still being investigated.

          Brazil's armed forces, backed by the minister of defense, Geraldo
          Quintao, have said variously that requested documents never
existed, that
          they appear to have been destroyed, or that to make them public
would
          violate a law requiring that such records be kept secret for 30
years.

          "I don't see why they should be opened," Mr. Quintao, a civilian,
said last
          week. "No country opens its intelligence archives immediately
after the
          fact."

          The inability of the armed forces to produce relevant records is
surprising
          in view of the spate of investigative reports that in recent
weeks have
          filled the pages of Brazilian newspapers and magazines. All of the
          accounts are based on official documents that have been leaked to
          reporters, and some include detailed interviews with former military
          officers who remember specific episodes of cooperation with
Argentine,
          Paraguayan and Uruguayan authorities.

          None of the material that has come to light thus far indicates
the direct
          involvement of any American government agency in Operation Condor.
          But the United States was clearly aware of the effort: the first
known
          mention of Operation Condor came in a 1976 cable from the American
          Embassy in Buenos Aires, and American agents worked closely with
          security officials in the region, many of whom had studied at the
United
          States-run School of the Americas.

          Lawyers and human rights groups, along with relatives of the
disappeared
          who want to make peace with the past, are eager to examine the
          Brazilian records.

          Though Paraguay made public thousands of pages of police files in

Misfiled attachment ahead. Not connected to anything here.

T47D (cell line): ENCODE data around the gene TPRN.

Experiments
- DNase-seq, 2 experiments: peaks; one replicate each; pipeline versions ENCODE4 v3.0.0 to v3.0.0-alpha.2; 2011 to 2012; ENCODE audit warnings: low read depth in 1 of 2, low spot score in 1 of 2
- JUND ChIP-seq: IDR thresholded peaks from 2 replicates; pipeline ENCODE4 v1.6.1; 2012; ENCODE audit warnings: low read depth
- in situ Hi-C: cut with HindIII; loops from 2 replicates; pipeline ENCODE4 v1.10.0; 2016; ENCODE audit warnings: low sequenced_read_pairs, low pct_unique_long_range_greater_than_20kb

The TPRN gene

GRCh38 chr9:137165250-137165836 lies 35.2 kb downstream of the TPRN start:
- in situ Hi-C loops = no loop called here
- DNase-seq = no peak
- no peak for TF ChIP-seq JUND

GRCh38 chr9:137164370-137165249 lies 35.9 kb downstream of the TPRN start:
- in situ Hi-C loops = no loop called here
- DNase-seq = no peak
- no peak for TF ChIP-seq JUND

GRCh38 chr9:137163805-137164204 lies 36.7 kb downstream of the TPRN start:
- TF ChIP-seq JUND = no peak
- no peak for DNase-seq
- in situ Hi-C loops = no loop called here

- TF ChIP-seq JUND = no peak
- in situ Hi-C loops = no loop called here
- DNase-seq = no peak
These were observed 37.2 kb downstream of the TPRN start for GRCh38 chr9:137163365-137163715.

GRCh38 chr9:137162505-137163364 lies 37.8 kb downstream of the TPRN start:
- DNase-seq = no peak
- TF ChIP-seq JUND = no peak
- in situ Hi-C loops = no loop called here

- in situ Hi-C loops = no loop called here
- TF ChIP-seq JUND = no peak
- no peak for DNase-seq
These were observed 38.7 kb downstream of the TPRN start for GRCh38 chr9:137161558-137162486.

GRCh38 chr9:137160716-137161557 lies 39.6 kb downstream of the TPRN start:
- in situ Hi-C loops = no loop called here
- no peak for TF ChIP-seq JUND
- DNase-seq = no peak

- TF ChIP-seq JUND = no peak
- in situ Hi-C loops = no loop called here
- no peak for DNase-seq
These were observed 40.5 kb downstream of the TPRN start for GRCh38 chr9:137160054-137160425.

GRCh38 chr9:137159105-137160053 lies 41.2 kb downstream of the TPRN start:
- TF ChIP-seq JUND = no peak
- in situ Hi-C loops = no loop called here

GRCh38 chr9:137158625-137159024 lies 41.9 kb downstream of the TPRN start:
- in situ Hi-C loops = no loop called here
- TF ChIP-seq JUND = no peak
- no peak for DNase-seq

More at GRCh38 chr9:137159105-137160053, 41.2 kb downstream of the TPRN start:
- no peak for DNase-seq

1992,
          no country involved in Operation Condor has yet opened its military
          archives for inspection, and the originals of many documents are
believed
          to have vanished.

          Inspired by the Pinochet case and using the Paraguayan records and
          material recently uncovered here, Brazilian and Paraguayan
lawyers and
          human rights groups are seeking to bring Gen. Alfredo Stroessner,
          Paraguay's former dictator, to justice. Overthrown in 1989 after
35 years
          in power, General Stroessner now lives in exile in Brazil, but an
effort is
          under way here to have him expelled or extradited to Paraguay.

          The flurry of investigations has also revived speculation about
the death
          of João Goulart, who was president when the military seized power
here
          in 1964.

          Mr. Goulart died in exile in Argentina in December 1976 of what was
          officially said to be a heart attack, but no autopsy was
performed, and his
          family had only limited access to his body when it was returned
to Brazil
          for burial.

          The Goulart family has always suspected that the former president
may
          have been poisoned or that someone tampered with his medicine, fears
          that have been fed by the recent publication of a September 1976
          document that shows the military here was convinced that he was
about
          to return to Brazil. In an effort to clarify the circumstances of
Mr.
          Goulart's death, a congressional inquiry has just begun, and family
          members this week authorized the exhumation of his remains.